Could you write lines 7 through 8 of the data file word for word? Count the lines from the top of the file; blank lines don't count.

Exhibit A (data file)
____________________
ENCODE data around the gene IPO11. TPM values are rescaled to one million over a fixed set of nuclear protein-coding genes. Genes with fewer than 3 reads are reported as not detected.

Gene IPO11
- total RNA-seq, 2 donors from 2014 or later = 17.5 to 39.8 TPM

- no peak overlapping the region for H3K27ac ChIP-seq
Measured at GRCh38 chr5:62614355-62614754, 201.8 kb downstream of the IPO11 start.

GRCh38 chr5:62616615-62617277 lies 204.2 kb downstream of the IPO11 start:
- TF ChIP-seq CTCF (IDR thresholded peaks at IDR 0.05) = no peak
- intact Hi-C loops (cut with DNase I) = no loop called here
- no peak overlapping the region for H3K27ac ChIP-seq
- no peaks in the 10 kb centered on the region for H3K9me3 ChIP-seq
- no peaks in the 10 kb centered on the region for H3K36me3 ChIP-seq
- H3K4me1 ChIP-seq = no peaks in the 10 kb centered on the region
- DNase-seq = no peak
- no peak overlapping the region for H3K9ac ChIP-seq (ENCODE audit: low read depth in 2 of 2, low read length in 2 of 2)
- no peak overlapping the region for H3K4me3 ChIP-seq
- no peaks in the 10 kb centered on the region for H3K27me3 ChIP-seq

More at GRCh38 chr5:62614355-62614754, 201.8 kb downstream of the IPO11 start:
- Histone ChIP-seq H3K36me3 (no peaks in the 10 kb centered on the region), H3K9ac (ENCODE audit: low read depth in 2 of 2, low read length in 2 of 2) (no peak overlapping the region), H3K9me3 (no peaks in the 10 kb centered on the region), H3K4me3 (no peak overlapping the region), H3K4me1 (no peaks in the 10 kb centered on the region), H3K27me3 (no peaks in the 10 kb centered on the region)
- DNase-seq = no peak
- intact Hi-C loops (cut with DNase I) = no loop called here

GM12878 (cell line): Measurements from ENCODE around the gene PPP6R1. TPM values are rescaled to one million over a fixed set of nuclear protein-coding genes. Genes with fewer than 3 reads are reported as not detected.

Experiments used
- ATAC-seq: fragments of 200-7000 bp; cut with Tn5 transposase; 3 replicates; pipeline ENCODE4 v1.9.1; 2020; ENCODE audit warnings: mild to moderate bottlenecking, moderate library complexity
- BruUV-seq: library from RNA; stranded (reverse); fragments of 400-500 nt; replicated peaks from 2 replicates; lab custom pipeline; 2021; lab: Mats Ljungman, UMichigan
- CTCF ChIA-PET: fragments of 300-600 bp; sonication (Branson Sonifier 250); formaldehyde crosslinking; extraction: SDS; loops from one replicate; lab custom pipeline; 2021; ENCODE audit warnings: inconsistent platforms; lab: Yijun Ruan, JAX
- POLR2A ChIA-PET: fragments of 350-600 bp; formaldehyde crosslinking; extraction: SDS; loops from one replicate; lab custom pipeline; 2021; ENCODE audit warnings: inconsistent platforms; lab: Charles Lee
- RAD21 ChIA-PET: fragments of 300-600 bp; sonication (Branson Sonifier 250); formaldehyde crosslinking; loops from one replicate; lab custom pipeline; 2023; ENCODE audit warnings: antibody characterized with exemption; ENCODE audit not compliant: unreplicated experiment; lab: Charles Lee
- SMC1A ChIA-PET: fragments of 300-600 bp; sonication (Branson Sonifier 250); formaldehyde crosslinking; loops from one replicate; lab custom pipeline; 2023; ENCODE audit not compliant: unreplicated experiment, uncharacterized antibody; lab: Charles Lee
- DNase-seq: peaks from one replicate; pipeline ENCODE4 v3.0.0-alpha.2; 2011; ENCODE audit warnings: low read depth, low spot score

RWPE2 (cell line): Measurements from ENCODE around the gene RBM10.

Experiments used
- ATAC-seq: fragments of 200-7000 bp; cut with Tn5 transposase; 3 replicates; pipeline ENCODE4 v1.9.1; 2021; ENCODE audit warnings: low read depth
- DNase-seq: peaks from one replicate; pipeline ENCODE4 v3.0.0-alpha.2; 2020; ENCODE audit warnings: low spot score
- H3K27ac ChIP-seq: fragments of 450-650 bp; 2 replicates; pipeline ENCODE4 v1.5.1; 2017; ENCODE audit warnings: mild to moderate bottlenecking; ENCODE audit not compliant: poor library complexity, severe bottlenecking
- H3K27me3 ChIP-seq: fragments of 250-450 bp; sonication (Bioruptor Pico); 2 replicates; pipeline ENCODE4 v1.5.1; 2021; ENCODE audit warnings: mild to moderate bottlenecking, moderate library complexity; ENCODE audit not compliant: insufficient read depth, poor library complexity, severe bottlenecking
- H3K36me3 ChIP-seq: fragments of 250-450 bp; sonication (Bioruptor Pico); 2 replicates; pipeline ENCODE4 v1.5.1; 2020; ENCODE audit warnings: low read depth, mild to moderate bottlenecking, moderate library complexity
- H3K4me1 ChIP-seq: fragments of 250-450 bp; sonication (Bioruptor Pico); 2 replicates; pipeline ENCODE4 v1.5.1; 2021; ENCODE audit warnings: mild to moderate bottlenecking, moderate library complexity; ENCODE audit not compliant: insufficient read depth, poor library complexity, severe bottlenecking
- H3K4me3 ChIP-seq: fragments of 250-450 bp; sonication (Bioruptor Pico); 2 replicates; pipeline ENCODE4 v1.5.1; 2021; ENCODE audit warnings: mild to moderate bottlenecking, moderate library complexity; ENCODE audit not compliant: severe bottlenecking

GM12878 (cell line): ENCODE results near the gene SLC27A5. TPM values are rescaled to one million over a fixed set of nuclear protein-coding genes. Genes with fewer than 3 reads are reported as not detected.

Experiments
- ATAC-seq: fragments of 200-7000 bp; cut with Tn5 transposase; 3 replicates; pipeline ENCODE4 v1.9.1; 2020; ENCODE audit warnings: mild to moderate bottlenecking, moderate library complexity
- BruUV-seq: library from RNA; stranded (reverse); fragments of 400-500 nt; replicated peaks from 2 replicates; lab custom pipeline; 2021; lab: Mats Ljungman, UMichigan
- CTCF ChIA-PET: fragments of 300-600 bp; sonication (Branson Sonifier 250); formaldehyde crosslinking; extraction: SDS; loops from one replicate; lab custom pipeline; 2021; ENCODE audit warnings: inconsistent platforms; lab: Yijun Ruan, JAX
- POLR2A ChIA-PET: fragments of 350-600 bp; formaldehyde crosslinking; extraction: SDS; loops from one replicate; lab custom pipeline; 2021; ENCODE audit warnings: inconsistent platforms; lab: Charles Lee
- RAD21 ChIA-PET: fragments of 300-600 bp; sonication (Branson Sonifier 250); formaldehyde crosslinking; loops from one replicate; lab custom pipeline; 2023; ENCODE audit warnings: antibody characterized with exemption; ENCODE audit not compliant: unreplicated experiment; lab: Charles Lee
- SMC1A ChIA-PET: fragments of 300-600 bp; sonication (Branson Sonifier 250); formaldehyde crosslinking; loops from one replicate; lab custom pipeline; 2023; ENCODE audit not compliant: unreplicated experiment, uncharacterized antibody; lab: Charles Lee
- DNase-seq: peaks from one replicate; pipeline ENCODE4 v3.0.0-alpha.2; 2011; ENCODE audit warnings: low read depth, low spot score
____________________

- TF ChIP-seq CTCF (IDR thresholded peaks at IDR 0.05) = no peak
- intact Hi-C loops (cut with DNase I) = no loop called here